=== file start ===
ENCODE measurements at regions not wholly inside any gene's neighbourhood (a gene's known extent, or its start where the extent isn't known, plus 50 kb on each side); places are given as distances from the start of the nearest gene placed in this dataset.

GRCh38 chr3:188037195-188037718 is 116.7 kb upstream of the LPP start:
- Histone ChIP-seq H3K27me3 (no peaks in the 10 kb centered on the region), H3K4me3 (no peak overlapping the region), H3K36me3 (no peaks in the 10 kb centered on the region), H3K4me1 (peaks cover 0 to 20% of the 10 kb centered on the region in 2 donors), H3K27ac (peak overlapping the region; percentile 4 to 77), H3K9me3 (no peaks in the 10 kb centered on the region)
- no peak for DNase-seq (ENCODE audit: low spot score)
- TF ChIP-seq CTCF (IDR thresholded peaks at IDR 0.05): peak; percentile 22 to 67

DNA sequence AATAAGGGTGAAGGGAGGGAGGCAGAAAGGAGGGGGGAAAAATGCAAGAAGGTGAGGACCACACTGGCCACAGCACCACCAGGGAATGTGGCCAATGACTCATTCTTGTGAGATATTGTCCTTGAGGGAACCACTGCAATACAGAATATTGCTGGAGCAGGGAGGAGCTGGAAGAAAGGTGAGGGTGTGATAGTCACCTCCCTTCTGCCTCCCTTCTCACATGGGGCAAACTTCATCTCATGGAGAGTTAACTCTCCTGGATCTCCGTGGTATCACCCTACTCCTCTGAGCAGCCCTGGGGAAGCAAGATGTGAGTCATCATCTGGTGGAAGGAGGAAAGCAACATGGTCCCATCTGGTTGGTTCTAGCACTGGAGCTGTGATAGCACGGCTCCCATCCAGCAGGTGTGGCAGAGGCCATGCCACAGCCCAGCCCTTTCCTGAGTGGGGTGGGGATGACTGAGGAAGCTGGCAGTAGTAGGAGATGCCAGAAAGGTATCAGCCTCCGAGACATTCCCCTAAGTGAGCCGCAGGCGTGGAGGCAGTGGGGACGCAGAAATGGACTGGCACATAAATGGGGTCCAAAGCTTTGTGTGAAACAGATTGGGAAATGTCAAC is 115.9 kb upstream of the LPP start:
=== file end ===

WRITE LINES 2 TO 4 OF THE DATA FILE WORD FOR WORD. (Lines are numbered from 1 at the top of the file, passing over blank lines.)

GRCh38 chr3:188037195-188037718 is 116.7 kb upstream of the LPP start:
- Histone ChIP-seq H3K27me3 (no peaks in the 10 kb centered on the region), H3K4me3 (no peak overlapping the region), H3K36me3 (no peaks in the 10 kb centered on the region), H3K4me1 (peaks cover 0 to 20% of the 10 kb centered on the region in 2 donors), H3K27ac (peak overlapping the region; percentile 4 to 77), H3K9me3 (no peaks in the 10 kb centered on the region)
- no peak for DNase-seq (ENCODE audit: low spot score)